This post contains spoilers for The Mandalorian season finale, which premiered December 27 on Disney+.
As Star Wars stories go, The Mandalorian used its eight-episode run to unspool a very different story from the much bigger and higher-profile The Rise of Skywalker, which debuted in theaters December 17. The movie, which concluded the story of Rey (Daisy Ridley) and Kylo Ren (Adam Driver), leans into themes of inheritance, succession, and dynasty—all pivoting around a mid-film reveal about Rey’s parentage and the ongoing, nine-film arc about the struggle between the light and dark sides of the Force.
It’s illuminating that The Mandalorian—which is suffused with the aesthetics and mood of Star Wars, particularly the slower and emptier original trilogy—is both indubitably a Star Wars property and yet, from the start, has had nothing to do with these lofty concerns. The discovery of the Being—that is to say, baby Yoda, the cutest creature this side of the galaxy—is the closest the show has gotten to the Force or any conception of lineage, and yet The Mandalorian has firmly placed the creature in the care of the titular Mandalorian (Pedro Pascal), naming him the baby’s foster father. No one has even articulated the words “the Force,” and in the finale, the mysterious Armorer (Emily Swallow) refers to the Jedi as an enemy race of powerful “sorcerers.” The Mandalorian is ignorant to the Skywalker stories; it’s about something else.
That “something else’ has become increasingly compelling throughout the Mandalorian’s first season, which combines a faceless sworn sword with an acutely adorable child and then ping-pongs them through a few galactic sectors. It can be seen in how the show has caught on in pop culture, despite premiering on a brand-new platform as a day-one offering. Pascal’s character has taken on the nickname “Mando,” both in and out of the show; the Being has never been called “baby Yoda” in the show, but that is what we all know to call him. There’s not much more to the spare plot—the basic premise is understood in a snap—which leaves a lot of room for Ludwig Göransson’s scintillating score, the numerous scenes of blistering fight choreography, and the wide open spaces of the galactic frontier.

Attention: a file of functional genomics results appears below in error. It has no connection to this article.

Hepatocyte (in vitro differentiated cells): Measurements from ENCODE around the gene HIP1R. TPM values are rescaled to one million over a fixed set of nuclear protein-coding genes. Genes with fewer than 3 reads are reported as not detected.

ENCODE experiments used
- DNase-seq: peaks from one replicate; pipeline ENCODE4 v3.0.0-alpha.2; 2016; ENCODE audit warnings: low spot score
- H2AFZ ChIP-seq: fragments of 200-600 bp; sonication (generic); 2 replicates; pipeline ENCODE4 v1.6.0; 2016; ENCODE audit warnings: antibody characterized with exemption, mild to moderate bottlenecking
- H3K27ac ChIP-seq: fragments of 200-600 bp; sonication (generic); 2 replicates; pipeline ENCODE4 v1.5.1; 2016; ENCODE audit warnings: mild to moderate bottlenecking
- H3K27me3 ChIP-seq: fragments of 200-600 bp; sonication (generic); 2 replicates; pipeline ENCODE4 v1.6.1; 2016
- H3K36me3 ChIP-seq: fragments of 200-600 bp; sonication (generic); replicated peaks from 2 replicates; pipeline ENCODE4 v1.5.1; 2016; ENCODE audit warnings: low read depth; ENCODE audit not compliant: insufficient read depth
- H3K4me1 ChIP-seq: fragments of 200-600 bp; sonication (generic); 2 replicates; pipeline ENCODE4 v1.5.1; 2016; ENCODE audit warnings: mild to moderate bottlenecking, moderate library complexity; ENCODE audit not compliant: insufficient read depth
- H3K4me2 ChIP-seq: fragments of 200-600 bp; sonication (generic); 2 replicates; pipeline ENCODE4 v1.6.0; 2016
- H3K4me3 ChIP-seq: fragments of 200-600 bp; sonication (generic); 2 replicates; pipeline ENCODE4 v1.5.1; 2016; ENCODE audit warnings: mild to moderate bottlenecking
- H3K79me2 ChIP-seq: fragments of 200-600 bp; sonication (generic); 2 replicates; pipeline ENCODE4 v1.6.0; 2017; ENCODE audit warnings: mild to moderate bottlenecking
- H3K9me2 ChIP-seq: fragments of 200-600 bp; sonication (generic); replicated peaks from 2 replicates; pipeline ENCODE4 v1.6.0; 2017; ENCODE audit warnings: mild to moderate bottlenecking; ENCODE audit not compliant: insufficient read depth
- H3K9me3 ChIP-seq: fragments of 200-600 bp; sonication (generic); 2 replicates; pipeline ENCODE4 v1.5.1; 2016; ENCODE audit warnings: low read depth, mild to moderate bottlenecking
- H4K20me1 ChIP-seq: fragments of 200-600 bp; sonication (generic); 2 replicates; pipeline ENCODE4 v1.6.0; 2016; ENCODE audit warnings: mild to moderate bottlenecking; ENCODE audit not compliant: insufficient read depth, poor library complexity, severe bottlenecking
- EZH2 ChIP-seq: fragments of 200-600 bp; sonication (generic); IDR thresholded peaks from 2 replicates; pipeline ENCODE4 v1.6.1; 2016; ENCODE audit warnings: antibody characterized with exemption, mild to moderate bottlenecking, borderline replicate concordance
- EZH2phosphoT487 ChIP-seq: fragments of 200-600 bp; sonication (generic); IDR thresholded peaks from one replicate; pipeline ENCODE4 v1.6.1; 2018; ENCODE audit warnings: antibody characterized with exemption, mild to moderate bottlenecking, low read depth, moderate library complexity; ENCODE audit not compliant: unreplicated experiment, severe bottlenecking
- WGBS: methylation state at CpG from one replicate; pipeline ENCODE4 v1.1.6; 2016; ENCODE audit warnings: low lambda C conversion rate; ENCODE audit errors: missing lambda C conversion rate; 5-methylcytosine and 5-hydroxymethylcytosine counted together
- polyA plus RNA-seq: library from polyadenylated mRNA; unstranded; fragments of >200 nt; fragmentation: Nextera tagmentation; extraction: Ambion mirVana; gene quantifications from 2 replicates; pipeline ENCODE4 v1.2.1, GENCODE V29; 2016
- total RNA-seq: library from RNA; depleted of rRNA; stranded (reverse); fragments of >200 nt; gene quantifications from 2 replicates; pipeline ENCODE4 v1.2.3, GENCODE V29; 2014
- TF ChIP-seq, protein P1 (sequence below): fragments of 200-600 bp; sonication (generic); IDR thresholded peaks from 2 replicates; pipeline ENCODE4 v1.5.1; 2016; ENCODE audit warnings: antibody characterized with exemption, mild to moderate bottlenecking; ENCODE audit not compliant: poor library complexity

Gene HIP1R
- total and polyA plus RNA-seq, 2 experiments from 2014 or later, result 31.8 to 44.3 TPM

In short, The Mandalorian offers reams of blank canvas for us project our Star Wars visions onto—not least of which is Mando’s expressionless helmet, as Pascal murmurs with finality, “This is the way.” Shrouded in mystery—and with the full power of the Star Wars universe behind it—The Mandalorian emphasizes the chaos and desperation of the galaxy, as it’s experienced on the ground, by residents without, you know, lightsabers. A New Hope’s space western atmosphere has never been rekindled as well as it has been in The Mandalorian, which takes the audience through a galaxy that is really rife with danger—and strangers. Free of the requirements of nostalgia, The Mandalorian has had the flexbility to create fascinating new characters. Thanks to the enthusiastic, spirited performances of brilliantly cast supporting players Werner Herzog, Gina Carano, Carl Weathers, Amy Sedaris, Nick Nolte, and Giancarlo Esposito, The Mandalorian’s universe feels vividly inhabited by different, variously motivated characters—each with their relationship to the Empire, the Being, and maybe most importantly, to money.
As a result, The Mandalorian has created a Star Wars story where, for the first time in a long time, the story feels unpredictable. The adventure stands alone, without prequels or sequels; it has nothing but its own momentum to rely on. The stakes of the adventure are smaller than the glitzy theatrical releases—but much easier to grasp than huge spacecraft battles, or the slippery definitions of the Force. At the same time, it hasn’t lost its sense of fun. Somehow, in the midst of depicting multiple massacres, the finale has room for multiple laughs—be it the banter of idiot stormtroopers Jason Sudeikis and Adam Pally, neither of whom is much of a marksman, or the droll comic timing of IG-11 (Taika Waititi), the former hunter turned “nurse-droid.” In episode seven, the last appearance of Herzog’s client character, he deadpans one of the best single-serving lines in Star Wars history in a snarling drawl: “Can I offer you a libation to celebrate the closing of our shared narrative?” (Then he dies.)